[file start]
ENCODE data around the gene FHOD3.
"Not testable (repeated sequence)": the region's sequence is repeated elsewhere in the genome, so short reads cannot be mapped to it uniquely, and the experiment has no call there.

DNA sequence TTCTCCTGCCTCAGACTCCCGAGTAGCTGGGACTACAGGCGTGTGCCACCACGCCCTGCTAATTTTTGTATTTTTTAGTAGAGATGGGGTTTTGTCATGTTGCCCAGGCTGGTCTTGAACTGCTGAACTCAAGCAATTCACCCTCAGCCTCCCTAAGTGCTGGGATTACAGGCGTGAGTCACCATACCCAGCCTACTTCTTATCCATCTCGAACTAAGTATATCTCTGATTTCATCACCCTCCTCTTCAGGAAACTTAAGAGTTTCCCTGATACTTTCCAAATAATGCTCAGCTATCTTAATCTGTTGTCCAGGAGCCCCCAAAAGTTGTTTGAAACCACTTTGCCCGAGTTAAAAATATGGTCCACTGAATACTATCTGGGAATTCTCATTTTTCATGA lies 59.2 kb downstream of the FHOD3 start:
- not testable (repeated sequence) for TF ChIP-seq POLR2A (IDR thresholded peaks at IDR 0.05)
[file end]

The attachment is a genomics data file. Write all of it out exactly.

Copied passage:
ENCODE data around the gene FHOD3.
"Not testable (repeated sequence)": the region's sequence is repeated elsewhere in the genome, so short reads cannot be mapped to it uniquely, and the experiment has no call there.

DNA sequence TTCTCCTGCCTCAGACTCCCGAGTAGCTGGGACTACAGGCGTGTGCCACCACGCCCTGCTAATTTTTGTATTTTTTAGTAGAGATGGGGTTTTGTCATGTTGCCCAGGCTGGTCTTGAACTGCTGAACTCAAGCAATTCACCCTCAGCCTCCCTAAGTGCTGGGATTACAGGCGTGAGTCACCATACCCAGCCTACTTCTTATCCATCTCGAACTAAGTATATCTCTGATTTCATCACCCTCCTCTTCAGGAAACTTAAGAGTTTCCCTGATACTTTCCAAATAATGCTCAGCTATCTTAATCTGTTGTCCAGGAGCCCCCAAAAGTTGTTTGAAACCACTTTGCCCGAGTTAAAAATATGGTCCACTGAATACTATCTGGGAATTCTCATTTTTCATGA lies 59.2 kb downstream of the FHOD3 start:
- not testable (repeated sequence) for TF ChIP-seq POLR2A (IDR thresholded peaks at IDR 0.05)